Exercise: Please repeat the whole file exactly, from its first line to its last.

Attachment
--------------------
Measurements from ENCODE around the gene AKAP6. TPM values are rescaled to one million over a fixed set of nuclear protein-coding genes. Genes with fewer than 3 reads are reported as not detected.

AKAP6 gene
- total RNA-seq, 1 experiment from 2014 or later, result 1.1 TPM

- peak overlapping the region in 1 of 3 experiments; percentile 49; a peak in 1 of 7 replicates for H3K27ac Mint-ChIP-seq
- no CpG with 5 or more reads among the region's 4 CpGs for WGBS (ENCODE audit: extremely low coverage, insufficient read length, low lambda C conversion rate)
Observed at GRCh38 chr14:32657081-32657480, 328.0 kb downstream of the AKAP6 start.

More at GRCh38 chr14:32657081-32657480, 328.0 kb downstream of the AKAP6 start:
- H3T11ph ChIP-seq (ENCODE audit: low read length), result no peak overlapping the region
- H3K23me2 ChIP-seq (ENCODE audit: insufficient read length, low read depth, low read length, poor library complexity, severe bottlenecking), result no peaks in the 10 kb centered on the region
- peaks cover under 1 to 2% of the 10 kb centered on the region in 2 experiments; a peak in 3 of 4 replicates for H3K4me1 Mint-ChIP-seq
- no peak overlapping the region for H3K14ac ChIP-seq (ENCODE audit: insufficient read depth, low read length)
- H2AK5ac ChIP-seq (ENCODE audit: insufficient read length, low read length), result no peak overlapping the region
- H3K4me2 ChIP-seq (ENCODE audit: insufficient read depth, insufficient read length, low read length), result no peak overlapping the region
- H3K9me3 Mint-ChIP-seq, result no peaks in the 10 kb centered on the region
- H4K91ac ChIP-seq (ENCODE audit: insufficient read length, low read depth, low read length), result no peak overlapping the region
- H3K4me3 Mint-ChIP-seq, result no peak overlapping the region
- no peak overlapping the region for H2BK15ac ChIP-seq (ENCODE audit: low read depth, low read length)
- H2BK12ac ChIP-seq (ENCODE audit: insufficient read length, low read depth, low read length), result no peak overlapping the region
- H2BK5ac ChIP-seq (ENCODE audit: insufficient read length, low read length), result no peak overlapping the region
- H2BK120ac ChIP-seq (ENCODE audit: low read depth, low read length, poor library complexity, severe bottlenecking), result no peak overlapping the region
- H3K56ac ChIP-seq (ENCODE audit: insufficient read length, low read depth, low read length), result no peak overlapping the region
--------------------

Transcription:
Measurements from ENCODE around the gene AKAP6. TPM values are rescaled to one million over a fixed set of nuclear protein-coding genes. Genes with fewer than 3 reads are reported as not detected.

AKAP6 gene
- total RNA-seq, 1 experiment from 2014 or later, result 1.1 TPM

- peak overlapping the region in 1 of 3 experiments; percentile 49; a peak in 1 of 7 replicates for H3K27ac Mint-ChIP-seq
- no CpG with 5 or more reads among the region's 4 CpGs for WGBS (ENCODE audit: extremely low coverage, insufficient read length, low lambda C conversion rate)
Observed at GRCh38 chr14:32657081-32657480, 328.0 kb downstream of the AKAP6 start.

More at GRCh38 chr14:32657081-32657480, 328.0 kb downstream of the AKAP6 start:
- H3T11ph ChIP-seq (ENCODE audit: low read length), result no peak overlapping the region
- H3K23me2 ChIP-seq (ENCODE audit: insufficient read length, low read depth, low read length, poor library complexity, severe bottlenecking), result no peaks in the 10 kb centered on the region
- peaks cover under 1 to 2% of the 10 kb centered on the region in 2 experiments; a peak in 3 of 4 replicates for H3K4me1 Mint-ChIP-seq
- no peak overlapping the region for H3K14ac ChIP-seq (ENCODE audit: insufficient read depth, low read length)
- H2AK5ac ChIP-seq (ENCODE audit: insufficient read length, low read length), result no peak overlapping the region
- H3K4me2 ChIP-seq (ENCODE audit: insufficient read depth, insufficient read length, low read length), result no peak overlapping the region
- H3K9me3 Mint-ChIP-seq, result no peaks in the 10 kb centered on the region
- H4K91ac ChIP-seq (ENCODE audit: insufficient read length, low read depth, low read length), result no peak overlapping the region
- H3K4me3 Mint-ChIP-seq, result no peak overlapping the region
- no peak overlapping the region for H2BK15ac ChIP-seq (ENCODE audit: low read depth, low read length)
- H2BK12ac ChIP-seq (ENCODE audit: insufficient read length, low read depth, low read length), result no peak overlapping the region
- H2BK5ac ChIP-seq (ENCODE audit: insufficient read length, low read length), result no peak overlapping the region
- H2BK120ac ChIP-seq (ENCODE audit: low read depth, low read length, poor library complexity, severe bottlenecking), result no peak overlapping the region
- H3K56ac ChIP-seq (ENCODE audit: insufficient read length, low read depth, low read length), result no peak overlapping the region